Using tablet-type ultrasonography to assess peripheral veins for IV catheterization

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This cross-sectional study aimed to verify the reliability and validity of a tablet-type device in assessing vein size and depth for catheter site selection and detecting thrombus with resultant subcutaneous edema as a cause of catheter failure using US” Takahashi et al (2019).

Abstract:

Purpose: In clinical settings, ultrasonography (US) has recently been used to aid in the insertion of peripheral intravenous catheters (PIVCs). This cross-sectional study aimed to verify the reliability and validity of a tablet-type device in assessing vein size and depth for catheter site selection and detecting thrombus with resultant subcutaneous edema as a cause of catheter failure using US.

Methods: Adult patients receiving infusions via a PIVC at a university hospital between January and February 2017 were included. All participants underwent US at the PIVC site. An expert sonographer and a nurse blinded to all information, except for ultrasonograms, evaluated the data. Intraclass correlation with 95% confidence interval (CI) was used to evaluate interrater and intrarater reliability of US assessment. To assess criterion-related validity, a high-end US notebook device was used for reference data collection. Pearson’s correlation coefficient was used to evaluate criterion-related validity.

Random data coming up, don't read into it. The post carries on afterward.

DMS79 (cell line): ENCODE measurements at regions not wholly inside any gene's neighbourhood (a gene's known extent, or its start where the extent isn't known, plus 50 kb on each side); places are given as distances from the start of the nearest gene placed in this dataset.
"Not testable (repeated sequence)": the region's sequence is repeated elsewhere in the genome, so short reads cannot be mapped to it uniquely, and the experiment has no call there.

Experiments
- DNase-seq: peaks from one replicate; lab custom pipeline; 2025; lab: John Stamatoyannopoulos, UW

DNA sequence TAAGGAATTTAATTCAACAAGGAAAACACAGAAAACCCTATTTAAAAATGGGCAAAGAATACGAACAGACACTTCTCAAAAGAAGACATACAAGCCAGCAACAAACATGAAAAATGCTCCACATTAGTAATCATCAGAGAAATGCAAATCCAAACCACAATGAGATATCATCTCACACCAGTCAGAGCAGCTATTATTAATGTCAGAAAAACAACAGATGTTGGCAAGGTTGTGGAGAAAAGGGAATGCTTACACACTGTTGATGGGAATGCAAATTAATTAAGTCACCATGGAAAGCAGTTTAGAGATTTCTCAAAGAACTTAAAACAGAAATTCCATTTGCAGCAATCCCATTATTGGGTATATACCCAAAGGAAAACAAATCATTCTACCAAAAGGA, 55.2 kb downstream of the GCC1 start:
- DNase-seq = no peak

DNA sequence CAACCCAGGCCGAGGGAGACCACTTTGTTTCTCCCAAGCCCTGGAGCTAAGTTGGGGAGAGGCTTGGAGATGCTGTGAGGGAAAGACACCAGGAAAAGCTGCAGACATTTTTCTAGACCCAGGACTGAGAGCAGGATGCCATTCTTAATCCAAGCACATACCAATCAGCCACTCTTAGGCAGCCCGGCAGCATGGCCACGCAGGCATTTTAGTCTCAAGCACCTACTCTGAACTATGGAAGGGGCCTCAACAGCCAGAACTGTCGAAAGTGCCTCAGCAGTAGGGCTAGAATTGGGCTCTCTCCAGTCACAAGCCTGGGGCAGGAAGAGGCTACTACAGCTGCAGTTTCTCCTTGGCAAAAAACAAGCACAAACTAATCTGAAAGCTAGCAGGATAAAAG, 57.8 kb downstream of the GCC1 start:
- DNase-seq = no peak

Results: We observed 21 patients with 26 catheters. Intraclass correlations (95% CI) for the measured vein diameters and depths were as follows: intrarater reliability, 0.92 (0.57–0.98) and 0.78 (0.10–0.95); interrater reliability, 0.95 (0.78–0.99) and 0.94 (0.77–0.99); and Pearson’s correlation coefficient for criterion-related validity, 0.74 (P = 0.02) and 0.77 (P = 0.02), respectively. However, the analysis of causes of catheter failure did not show reliable validity.

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Reference:

Takahashi, T., Murayama, R., Yabunaka, K., Tanabe, H. and Sanada, H. (2019) Using Tablet-Type Ultrasonography to Assess Peripheral Veins for Intravenous Catheterization. Journal of the Association for Vascular Access. 24(3), p.25-30. https://doi.org/10.2309/j.java.2019.002.007.

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